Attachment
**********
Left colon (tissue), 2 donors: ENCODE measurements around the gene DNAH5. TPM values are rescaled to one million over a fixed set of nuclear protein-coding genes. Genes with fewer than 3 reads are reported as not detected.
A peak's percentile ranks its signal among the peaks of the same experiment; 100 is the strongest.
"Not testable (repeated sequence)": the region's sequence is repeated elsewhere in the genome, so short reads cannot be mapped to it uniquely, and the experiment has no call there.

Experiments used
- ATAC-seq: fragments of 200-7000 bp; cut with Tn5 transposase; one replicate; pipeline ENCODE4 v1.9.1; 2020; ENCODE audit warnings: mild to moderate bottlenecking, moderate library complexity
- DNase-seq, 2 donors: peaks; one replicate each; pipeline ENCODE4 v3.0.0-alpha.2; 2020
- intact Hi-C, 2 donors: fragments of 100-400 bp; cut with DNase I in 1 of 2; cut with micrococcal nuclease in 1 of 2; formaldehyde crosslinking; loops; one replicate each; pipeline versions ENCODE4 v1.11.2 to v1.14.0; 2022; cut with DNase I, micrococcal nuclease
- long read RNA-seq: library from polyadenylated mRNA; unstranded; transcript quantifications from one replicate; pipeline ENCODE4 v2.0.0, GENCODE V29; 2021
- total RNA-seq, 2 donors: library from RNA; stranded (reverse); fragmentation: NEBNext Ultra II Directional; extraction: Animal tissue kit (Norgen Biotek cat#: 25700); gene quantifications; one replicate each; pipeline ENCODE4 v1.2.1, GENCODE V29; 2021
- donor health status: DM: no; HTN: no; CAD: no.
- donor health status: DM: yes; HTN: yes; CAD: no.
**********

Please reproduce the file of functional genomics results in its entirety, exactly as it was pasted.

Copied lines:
Left colon (tissue), 2 donors: ENCODE measurements around the gene DNAH5. TPM values are rescaled to one million over a fixed set of nuclear protein-coding genes. Genes with fewer than 3 reads are reported as not detected.
A peak's percentile ranks its signal among the peaks of the same experiment; 100 is the strongest.
"Not testable (repeated sequence)": the region's sequence is repeated elsewhere in the genome, so short reads cannot be mapped to it uniquely, and the experiment has no call there.

Experiments used
- ATAC-seq: fragments of 200-7000 bp; cut with Tn5 transposase; one replicate; pipeline ENCODE4 v1.9.1; 2020; ENCODE audit warnings: mild to moderate bottlenecking, moderate library complexity
- DNase-seq, 2 donors: peaks; one replicate each; pipeline ENCODE4 v3.0.0-alpha.2; 2020
- intact Hi-C, 2 donors: fragments of 100-400 bp; cut with DNase I in 1 of 2; cut with micrococcal nuclease in 1 of 2; formaldehyde crosslinking; loops; one replicate each; pipeline versions ENCODE4 v1.11.2 to v1.14.0; 2022; cut with DNase I, micrococcal nuclease
- long read RNA-seq: library from polyadenylated mRNA; unstranded; transcript quantifications from one replicate; pipeline ENCODE4 v2.0.0, GENCODE V29; 2021
- total RNA-seq, 2 donors: library from RNA; stranded (reverse); fragmentation: NEBNext Ultra II Directional; extraction: Animal tissue kit (Norgen Biotek cat#: 25700); gene quantifications; one replicate each; pipeline ENCODE4 v1.2.1, GENCODE V29; 2021
- donor health status: DM: no; HTN: no; CAD: no.
- donor health status: DM: yes; HTN: yes; CAD: no.